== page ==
A study out of Switzerland has revealed that cheese tastes better after it has been exposed to hip hop music.
Nine 22-pound wheels of Emmental cheese were placed in individual wooden crates in a Swiss cheese cellar this past September. Five of the wheels were exposed to different types of music on loop for 24 hours a day for six months. Each cheese had a sound system built into their crate, with mini transmitters conducting the music's energy into the cheese.
Three other cheeses were exposed to soundwaves at different frequencies: low, medium, and high. And one cheese stood alone in quiet.
Of the five musical cheeses, one was exposed to Led Zeppelin's "Stairway to Heaven," one heard Mozart's "Magic Flute," one pulsed to the techno beat of "UV" by Vril and another stood in the dark ambiance of Yello's "Monolith." But the cheese that fared the best was aged to "Jazz (We've Got)" by A Tribe Called Quest. It apparently came back "remarkably fruity, both in smell and taste, and significantly different from the other samples," one of the researchers told Swissinfo.
According to the results of the study, the music apparently measurably affected the cheeses' strength of flavor, smell and taste. The beats of A Tribe Called Quest gave the hip-hop cheese the funkiest profile of all the aged cheeses. "All the energy is directly resonating inside of the cheese," Michael Harenberg, one of the researchers from Bern University of Arts, told Reuters.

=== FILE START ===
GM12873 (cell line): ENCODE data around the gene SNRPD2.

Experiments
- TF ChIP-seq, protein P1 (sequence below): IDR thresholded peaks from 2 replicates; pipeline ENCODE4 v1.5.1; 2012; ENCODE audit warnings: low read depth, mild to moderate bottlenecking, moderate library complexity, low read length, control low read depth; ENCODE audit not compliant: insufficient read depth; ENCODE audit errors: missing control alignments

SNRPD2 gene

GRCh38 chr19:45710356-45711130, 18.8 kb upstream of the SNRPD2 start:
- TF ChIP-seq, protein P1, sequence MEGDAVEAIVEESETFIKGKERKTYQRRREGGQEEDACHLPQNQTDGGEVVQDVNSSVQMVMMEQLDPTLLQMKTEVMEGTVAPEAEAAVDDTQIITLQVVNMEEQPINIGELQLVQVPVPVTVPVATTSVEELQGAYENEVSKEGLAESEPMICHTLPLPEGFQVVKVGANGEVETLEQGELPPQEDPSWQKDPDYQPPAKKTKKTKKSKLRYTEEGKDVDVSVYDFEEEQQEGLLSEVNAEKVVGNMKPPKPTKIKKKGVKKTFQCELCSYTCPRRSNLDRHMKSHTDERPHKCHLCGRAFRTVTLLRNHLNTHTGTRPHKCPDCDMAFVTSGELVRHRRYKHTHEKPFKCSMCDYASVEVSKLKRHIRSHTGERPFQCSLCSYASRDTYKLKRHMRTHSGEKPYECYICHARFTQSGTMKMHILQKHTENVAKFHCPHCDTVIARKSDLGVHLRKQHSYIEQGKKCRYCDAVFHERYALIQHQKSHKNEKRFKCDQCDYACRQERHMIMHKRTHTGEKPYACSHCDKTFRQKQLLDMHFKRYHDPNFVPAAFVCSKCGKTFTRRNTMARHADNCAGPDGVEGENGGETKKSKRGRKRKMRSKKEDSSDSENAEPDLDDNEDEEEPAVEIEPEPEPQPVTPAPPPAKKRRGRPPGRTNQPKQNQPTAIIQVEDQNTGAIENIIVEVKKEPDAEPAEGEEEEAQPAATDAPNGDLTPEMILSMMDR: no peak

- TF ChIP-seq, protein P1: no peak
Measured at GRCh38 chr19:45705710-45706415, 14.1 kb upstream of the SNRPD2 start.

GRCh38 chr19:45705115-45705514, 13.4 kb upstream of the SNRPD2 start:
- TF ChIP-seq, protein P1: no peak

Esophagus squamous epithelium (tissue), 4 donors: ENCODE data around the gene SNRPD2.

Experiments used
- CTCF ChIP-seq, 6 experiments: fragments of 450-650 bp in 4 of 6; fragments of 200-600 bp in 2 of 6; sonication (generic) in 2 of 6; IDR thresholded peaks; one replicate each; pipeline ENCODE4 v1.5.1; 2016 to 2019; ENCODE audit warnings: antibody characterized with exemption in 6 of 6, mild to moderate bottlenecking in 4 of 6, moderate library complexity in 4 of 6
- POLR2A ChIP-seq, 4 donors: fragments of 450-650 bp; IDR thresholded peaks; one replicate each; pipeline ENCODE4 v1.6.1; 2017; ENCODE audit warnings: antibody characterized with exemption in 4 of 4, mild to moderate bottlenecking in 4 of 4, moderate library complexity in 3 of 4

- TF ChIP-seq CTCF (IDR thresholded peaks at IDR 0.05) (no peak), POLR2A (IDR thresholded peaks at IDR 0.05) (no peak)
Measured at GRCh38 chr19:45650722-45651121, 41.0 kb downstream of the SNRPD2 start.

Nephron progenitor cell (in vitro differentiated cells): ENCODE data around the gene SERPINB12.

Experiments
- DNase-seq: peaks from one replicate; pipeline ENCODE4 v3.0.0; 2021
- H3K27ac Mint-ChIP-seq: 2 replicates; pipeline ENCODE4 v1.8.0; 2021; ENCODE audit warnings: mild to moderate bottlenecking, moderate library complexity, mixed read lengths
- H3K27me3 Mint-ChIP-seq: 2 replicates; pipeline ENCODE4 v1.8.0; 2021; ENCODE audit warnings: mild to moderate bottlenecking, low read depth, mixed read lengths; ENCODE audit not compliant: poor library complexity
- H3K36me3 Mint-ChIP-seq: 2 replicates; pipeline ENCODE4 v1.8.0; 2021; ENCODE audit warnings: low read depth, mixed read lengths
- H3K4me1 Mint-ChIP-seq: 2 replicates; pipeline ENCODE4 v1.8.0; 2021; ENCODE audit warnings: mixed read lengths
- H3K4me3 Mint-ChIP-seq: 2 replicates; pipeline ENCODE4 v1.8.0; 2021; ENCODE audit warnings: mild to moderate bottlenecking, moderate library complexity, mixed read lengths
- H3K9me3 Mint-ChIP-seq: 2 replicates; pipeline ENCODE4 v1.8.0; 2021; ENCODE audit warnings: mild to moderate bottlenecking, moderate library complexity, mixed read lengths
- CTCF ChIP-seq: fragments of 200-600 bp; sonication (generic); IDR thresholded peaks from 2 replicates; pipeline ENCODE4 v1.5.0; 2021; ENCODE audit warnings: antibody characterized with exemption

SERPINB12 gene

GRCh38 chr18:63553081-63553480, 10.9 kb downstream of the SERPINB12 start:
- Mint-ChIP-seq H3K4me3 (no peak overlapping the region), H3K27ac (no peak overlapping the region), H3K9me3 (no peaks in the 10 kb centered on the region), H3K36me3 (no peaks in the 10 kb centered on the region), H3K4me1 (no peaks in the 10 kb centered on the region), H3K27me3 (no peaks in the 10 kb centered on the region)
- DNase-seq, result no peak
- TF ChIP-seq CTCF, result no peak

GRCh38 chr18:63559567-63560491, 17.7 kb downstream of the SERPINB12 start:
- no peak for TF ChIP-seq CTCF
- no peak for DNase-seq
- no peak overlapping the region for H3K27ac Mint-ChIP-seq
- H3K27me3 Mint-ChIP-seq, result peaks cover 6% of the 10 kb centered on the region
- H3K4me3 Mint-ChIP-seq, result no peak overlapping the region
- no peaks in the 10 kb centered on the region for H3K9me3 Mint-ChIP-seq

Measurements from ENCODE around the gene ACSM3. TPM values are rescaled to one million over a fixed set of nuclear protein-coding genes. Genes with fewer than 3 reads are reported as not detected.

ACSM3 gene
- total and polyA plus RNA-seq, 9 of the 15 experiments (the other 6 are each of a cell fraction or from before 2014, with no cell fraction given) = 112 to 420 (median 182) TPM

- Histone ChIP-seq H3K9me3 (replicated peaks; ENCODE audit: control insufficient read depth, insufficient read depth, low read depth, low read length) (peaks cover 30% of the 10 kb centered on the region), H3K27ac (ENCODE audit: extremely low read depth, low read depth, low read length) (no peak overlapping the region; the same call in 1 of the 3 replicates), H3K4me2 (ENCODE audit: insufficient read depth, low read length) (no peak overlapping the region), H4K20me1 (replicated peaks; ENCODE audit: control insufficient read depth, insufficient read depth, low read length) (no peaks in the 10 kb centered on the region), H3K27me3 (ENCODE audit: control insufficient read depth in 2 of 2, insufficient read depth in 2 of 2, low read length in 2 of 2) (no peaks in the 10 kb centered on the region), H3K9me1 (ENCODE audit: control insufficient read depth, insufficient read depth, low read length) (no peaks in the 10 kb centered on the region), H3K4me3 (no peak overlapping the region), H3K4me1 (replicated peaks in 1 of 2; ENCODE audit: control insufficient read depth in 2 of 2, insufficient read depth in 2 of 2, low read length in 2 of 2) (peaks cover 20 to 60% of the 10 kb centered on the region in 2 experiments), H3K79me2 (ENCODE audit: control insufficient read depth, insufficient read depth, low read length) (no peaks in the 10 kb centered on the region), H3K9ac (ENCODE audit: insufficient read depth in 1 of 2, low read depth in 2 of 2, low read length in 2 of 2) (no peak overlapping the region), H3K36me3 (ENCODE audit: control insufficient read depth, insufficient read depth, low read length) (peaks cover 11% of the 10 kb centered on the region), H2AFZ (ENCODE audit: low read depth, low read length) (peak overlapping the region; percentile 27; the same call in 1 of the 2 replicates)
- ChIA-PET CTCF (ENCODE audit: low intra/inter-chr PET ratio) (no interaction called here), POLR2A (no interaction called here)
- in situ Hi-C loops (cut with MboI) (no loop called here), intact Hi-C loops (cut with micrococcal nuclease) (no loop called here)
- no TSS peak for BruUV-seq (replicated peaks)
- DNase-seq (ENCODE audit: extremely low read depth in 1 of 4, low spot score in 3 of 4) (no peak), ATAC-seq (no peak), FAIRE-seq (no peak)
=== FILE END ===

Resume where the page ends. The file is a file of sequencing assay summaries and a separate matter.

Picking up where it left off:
The results were blind-tested by a culinary jury. Twice to assure accuracy.
With this new information, food scientists now hope to discover if different types of hip-hop will have different effects on the cheese. We're imagining a cheese cellar where 2 Chainz, Lauryn Hill and Tupac engage in the ultimate rap battle to produce the most luxurious cheeses.
Perhaps we can soon expect hip-hop lines like "with my mind on my manchego and my manchego on my mind" or "I got 99 problems but a brie ain't one" or perhaps even "All I want for my birthday is a full-bodied cheese."